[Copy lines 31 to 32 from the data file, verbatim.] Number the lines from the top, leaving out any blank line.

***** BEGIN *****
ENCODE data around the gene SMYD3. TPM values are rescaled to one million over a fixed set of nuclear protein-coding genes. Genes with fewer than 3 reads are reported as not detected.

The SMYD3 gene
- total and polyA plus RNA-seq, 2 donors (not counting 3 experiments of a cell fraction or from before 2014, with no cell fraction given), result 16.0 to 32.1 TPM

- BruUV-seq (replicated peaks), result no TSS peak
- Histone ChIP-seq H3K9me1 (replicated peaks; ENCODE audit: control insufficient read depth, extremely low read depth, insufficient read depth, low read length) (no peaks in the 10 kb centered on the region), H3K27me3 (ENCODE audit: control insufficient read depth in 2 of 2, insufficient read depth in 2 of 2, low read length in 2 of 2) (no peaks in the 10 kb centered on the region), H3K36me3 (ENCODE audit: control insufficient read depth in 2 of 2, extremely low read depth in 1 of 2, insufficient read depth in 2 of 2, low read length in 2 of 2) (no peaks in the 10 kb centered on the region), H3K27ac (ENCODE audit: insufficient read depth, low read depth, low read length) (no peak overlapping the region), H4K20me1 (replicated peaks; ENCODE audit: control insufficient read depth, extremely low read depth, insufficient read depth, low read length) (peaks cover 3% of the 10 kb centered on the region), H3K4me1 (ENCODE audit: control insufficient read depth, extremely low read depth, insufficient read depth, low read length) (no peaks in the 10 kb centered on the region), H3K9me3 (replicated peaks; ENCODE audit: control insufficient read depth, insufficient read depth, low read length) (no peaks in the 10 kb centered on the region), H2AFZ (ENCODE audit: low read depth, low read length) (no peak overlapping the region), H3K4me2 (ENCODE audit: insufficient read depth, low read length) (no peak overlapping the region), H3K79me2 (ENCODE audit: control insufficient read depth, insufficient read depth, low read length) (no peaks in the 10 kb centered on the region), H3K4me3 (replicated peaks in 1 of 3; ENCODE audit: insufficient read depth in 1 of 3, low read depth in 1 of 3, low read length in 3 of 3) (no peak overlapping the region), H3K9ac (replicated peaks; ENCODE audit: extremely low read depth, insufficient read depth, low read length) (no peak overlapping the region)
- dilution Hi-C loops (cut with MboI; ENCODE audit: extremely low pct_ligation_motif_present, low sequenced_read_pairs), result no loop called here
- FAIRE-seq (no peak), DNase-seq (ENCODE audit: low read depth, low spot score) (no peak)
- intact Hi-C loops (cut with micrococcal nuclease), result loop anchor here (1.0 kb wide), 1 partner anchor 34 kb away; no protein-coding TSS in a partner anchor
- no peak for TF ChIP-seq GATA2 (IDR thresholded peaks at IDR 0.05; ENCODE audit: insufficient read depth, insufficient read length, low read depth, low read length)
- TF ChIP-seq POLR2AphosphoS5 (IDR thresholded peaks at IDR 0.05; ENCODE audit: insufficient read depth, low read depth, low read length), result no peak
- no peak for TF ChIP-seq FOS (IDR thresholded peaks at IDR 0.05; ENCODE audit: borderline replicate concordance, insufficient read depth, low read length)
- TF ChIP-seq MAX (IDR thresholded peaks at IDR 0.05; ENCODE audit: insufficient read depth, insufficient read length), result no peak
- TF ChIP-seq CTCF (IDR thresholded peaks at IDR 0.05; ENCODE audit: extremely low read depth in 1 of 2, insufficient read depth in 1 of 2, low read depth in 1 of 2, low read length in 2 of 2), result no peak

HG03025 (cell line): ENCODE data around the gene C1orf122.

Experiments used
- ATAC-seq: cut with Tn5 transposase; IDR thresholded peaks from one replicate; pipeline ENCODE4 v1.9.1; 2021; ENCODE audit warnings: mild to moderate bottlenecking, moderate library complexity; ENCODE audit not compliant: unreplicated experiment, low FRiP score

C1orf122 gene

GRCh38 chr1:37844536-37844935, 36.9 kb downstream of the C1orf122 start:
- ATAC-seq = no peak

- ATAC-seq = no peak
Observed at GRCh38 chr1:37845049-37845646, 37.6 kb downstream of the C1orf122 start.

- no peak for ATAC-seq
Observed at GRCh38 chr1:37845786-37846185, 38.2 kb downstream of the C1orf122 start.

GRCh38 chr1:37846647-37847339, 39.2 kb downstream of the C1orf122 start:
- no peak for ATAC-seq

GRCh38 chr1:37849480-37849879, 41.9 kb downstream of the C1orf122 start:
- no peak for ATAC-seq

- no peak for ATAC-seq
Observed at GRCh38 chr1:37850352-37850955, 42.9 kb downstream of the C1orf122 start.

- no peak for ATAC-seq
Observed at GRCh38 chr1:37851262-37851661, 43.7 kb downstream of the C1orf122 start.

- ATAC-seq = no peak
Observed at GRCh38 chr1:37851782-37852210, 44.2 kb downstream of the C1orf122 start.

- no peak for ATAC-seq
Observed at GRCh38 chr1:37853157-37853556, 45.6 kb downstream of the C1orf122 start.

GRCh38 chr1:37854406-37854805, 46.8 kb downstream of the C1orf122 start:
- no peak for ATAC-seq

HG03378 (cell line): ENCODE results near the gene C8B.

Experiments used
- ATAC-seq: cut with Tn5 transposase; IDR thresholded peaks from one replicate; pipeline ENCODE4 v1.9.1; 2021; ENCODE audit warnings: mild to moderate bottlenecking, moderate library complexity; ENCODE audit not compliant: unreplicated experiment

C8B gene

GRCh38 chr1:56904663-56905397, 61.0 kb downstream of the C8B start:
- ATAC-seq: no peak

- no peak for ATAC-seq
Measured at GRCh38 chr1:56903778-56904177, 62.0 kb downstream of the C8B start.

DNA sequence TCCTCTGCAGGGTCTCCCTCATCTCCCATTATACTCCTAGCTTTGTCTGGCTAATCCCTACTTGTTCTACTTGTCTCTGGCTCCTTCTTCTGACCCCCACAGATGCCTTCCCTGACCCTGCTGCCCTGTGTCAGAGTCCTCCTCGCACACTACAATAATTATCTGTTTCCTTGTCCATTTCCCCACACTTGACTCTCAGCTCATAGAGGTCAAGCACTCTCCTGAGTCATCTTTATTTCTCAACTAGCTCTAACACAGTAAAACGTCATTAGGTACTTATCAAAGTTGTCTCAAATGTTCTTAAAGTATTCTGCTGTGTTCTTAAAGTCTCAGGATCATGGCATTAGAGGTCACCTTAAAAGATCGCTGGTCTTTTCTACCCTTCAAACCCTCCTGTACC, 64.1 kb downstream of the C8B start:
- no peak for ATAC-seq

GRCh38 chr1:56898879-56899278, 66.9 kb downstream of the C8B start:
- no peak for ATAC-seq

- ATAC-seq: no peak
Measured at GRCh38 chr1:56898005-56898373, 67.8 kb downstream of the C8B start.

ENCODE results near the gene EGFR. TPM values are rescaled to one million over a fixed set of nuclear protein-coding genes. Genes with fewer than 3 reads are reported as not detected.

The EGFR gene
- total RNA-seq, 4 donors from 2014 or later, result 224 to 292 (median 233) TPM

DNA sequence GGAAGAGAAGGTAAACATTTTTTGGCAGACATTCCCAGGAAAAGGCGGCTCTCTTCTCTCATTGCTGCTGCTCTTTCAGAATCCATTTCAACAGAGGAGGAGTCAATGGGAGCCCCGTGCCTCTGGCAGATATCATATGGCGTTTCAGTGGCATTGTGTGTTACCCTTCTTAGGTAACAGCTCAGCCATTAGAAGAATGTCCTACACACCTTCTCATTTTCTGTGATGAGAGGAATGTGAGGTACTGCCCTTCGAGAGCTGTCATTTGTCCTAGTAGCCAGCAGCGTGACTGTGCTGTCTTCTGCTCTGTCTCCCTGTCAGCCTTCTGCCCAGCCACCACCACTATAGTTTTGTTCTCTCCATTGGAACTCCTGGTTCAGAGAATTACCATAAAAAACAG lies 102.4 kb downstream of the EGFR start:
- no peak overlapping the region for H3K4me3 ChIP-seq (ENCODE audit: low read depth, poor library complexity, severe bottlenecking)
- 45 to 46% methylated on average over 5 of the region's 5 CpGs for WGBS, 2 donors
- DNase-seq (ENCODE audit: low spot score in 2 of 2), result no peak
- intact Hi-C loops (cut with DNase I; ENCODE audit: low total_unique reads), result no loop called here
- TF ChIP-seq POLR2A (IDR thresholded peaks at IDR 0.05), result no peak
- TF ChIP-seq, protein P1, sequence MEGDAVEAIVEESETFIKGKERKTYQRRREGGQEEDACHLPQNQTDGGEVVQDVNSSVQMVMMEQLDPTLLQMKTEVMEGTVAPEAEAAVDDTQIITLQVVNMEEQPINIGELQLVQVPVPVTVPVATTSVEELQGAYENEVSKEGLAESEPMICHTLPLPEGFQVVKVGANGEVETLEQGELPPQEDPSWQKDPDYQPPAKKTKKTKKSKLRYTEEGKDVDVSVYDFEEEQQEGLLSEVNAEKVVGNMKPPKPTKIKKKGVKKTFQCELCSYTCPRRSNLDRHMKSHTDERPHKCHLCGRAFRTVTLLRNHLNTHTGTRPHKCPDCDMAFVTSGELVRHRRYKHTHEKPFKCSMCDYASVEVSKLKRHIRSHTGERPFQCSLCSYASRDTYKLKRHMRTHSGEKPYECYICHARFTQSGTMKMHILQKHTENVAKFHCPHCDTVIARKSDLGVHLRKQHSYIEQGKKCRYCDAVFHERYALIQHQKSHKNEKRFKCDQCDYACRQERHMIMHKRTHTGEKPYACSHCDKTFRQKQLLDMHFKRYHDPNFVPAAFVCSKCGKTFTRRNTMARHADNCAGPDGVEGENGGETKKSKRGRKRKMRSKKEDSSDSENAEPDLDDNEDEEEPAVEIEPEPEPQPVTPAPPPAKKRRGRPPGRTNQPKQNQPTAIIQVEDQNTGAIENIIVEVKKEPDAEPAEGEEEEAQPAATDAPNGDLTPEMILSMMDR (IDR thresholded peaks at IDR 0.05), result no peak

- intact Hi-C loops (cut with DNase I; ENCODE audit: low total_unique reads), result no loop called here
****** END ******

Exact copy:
Observed at GRCh38 chr1:37851262-37851661, 43.7 kb downstream of the C1orf122 start.

- ATAC-seq = no peak